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A home birth in developed countries is an attended or an unattended childbirth in a non-clinical setting, typically using natural childbirth methods, that takes place in a residence rather than in a hospital or a birth centre, and usually attended by a midwife or lay attendant with expertise in managing home births.
Women with access to high-quality medical care may choose home birth because they prefer the intimacy of a home and family-centered experience or desire to avoid a medically-centered experience typical of a hospital or clinical setting. Professionals attending home births can be obstetricians, certified midwives and doulas. Home birth was, until the advent of modern medicine, the only method of delivery. In developing countries, where women may not be able to afford medical care or it may not be accessible to them, a home birth may be the only option available, and the woman may or may not be assisted by a professional attendant of any kind.
The evidence regarding safety is difficult to interpret. The UK National Institute for Health and Clinical Excellence reports that mortality in labor or childbirth for booked home births, regardless of their eventual place of birth, is the same as, or higher than for birth booked in obstetric units. The American College of Obstetricians and Gynecologists advises that "although the absolute risk may be low, planned home birth is associated with a twofold to threefold increased risk of neonatal death when compared with planned hospital birth." A prior cesarean delivery significantly increases the risk of uterine rupture and other dangerous complications and women wishing to attempt a vaginal birth after cesarean should do so only in a hospital with ready access to emergency care. Due to a greater risk of perinatal death, the College advises women who are postterm (greater than 42 weeks gestation), carrying twins, or have a breech presentation not to attempt home birth. A large 2009 study reported that, in the Netherlands, planned home birth led by a midwife at onset of labor "does not increase the risks of perinatal mortality and severe perinatal morbidity among low-risk women, provided the maternity care system facilitates this choice through the availability of well-trained midwives and through a good transportation and referral system."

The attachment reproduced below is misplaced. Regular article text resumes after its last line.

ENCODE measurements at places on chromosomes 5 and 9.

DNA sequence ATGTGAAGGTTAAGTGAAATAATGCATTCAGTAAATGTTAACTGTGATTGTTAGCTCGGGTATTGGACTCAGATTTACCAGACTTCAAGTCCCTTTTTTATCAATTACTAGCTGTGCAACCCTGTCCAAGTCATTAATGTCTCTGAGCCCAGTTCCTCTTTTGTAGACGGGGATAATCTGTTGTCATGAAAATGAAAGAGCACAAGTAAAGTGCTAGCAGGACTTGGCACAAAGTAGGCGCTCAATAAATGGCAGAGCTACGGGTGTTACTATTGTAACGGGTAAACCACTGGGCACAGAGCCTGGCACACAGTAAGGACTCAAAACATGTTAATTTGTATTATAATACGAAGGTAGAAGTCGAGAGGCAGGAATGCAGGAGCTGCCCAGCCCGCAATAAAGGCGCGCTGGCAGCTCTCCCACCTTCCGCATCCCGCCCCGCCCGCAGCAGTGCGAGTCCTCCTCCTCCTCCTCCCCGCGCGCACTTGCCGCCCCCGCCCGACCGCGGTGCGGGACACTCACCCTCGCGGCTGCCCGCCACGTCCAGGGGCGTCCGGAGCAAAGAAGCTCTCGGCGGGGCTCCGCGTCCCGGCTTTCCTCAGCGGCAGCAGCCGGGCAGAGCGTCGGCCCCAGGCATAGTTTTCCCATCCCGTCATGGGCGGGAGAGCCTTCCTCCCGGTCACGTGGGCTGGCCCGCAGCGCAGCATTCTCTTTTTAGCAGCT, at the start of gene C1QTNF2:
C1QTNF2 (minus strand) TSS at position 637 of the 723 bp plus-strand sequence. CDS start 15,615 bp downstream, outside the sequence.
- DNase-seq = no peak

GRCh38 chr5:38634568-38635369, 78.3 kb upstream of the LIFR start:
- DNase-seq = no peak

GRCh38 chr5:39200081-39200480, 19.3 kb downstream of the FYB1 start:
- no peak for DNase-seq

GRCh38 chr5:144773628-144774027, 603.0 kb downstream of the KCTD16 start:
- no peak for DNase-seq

Home births are either attended or unattended. Women are attended when they are assisted through labor and birth by a professional, usually a midwife, and rarely a general practitioner. Women who are unassisted or only attended by a lay person, perhaps their spouse, family, friend, or a non-professional birth attendant, are sometimes called freebirths.
Many women choose home birth because delivering a baby in familiar surroundings is important to them. Others choose home birth because they dislike a hospital or birthing center environment, do not like a medically-centered birthing experience, are concerned about exposing the infant to hospital-borne pathogens, or dislike the presence of strangers at the birth. Others prefer home birth because they feel it is more natural and less stressful.:8 In a study published in the Journal of Midwifery and Women's Health, women were asked, Why did you choose a home birth? The top five reasons given were safety, avoidance of unnecessary medical interventions common in hospital births, previous negative hospital experiences, more control, and a comfortable and familiar environment.
One study found that women experience pain inherent in birth differently, and less negatively, in a home setting.
Many midwives are prepared with oxygen, if needed, to assist the mother or newborn. Midwives are usually trained to provide neonatal resuscitation, start intravenous solutions, and can administer oxytocin and other medications as needed to halt postpartum hemorrhaging. They carry the supplies needed and are trained to suture. Births necessitating other interventions must be transferred to a hospital. Home births do not offer access to pharmaceutical pain relief or pharmaceutical labor induction. They do not provide ready access to the equipment and supplies required for emergency cesarean section. Most midwives develop working relationships with obstetricians and hospitals in case these options become necessary. Depending on the midwifery practice, transfer rates range from 5% to 40%, with most studies citing a transfer rate of about 16%.
Home birth was until the advent of modern medicine the de facto method of delivery.
In many developed countries, home birth declined rapidly over the 20th century. In the United States home birth declined from 50% in 1938 to fewer than 1% in 1955; in the United Kingdom a similar but slower trend happened with approximately 80% of births occurring at home in the 1920s and only 1% in 1991. In Japan the change in birth location happened much later, but much faster: home birth was at 95% in 1950, but only 1.2% in 1975.
The decline was due in large part to the expansion of private insurance coverage in the US and taxpayer-funded medical care in Europe and Canada, changes which included policies about where birth should take place. In addition, there was a large population migration from rural to urban areas, an increased accessibility to hospitals, and unwillingness by doctors to attend to women in their homes.